The survival mechanism that causes a tree to produce multiple shoots below each topping cut comes at great expense to the tree. These shoots develop from buds near the surface of the old branches. Unlike normal branches that develop in a socket of overlapping wood tissues, these new shoots are anchored only in the outermost layers of the parent branches.

The new shoots grow quickly, as much as 20 feet in one year, in some species. Unfortunately, the shoots are prone to breaking, especially during windy conditions. The irony is that while the goal was to reduce the tree’s height to make it safer, it has been made more hazardous than before.

Topping Makes Trees Ugly

The natural branching structure of a tree is a biological wonder. Trees form a variety of shapes and growth habits, all with the same goal of presenting their leaves to the sun. Topping removes the ends of the branches, often leaving ugly stubs. Topping destroys the natural form of a tree.

Without leaves (up to 6 months of the year in temperate climates), a topped tree appears disfigured and mutilated. With leaves, it is a dense ball of foliage, lacking its simple grace. A tree that has been topped can never fully regain its natural form.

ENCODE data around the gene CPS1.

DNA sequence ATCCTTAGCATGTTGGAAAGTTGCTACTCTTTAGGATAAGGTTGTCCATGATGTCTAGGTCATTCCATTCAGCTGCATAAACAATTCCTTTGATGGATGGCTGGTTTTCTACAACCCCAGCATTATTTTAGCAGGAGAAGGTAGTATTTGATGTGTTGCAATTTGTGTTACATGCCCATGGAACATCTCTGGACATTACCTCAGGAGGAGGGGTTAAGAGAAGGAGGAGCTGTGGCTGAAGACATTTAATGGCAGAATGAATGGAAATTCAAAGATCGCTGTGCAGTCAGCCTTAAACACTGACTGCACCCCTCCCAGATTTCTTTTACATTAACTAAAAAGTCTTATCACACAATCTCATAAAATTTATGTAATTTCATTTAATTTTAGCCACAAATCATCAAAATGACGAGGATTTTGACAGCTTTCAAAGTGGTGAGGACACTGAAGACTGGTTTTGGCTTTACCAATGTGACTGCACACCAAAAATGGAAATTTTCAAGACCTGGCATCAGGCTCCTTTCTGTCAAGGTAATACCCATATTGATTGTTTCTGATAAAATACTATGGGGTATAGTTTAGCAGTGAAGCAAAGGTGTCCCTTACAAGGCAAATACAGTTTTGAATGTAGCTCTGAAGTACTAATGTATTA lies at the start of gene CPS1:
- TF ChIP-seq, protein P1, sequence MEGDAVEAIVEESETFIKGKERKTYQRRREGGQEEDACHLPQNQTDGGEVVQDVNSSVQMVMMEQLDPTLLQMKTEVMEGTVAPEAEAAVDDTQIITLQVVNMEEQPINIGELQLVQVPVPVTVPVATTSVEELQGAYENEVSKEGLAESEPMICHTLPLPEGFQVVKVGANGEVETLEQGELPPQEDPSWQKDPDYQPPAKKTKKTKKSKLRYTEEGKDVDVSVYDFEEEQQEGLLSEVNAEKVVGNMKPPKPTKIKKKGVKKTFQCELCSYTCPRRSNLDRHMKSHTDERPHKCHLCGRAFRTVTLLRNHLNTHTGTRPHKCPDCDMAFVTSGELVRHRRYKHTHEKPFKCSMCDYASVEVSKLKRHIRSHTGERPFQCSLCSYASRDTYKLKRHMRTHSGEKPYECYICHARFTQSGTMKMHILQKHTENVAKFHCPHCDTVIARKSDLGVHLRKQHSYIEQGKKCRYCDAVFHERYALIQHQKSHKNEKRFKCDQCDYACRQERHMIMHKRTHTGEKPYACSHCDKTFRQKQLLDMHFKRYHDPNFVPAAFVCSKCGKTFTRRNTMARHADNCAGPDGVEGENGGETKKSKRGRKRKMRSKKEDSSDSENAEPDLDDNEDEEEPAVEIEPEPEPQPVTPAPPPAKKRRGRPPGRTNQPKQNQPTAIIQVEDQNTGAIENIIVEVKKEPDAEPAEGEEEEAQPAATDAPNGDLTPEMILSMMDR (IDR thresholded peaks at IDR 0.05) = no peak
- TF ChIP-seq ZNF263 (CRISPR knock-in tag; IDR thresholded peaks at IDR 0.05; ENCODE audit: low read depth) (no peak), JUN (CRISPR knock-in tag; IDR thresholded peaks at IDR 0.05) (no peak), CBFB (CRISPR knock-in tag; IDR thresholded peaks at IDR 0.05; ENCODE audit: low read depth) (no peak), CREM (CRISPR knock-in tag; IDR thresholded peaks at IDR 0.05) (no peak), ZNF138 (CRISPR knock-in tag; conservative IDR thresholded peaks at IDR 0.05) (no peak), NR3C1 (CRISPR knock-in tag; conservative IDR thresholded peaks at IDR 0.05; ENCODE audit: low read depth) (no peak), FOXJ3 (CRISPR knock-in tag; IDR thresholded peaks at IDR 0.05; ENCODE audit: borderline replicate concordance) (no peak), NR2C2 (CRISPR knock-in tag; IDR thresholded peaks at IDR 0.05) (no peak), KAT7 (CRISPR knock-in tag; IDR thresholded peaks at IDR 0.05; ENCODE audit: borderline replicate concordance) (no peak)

Topping Is Expensive

The cost of topping a tree is not limited to what the perpetrator is paid. If the tree survives, it will require pruning again within a few years. It will either need to be reduced again or storm damage will have to be cleaned up. If the tree dies, it will have to be removed.

Topping is a high-maintenance pruning practice, with some hidden costs. One is the reduction in property value. Healthy, well-maintained trees can add 10 to 20 percent to the value of a property. Disfigured, topped trees are considered an impending expense.

Another possible cost of topped trees is potential liability. Topped trees are prone to breaking and can be hazardous. Because topping is considered an unacceptable pruning practice, any damage caused by branch failure of a topped tree may lead to a finding of negligence in a court of law.

Alternatives to Topping

Sometimes a tree must be reduced in height or spread. Providing clearance for utility lines is an example. There are recommended techniques for doing so. If practical, branches should be removed back to their point of origin. If a branch must be shortened, it should be cut back to a lateral that is large enough to assume the terminal role. A rule of thumb is to cut back to a lateral that is at least one-third the diameter of the limb being removed.

This method of branch reduction helps to preserve the natural form of the tree. However, if large cuts are involved, the tree may not be able to close over and compartmentalize the wounds. Sometimes the best solution is to remove the tree and replace it with a species that is more appropriate for the site.

Hiring an Arborist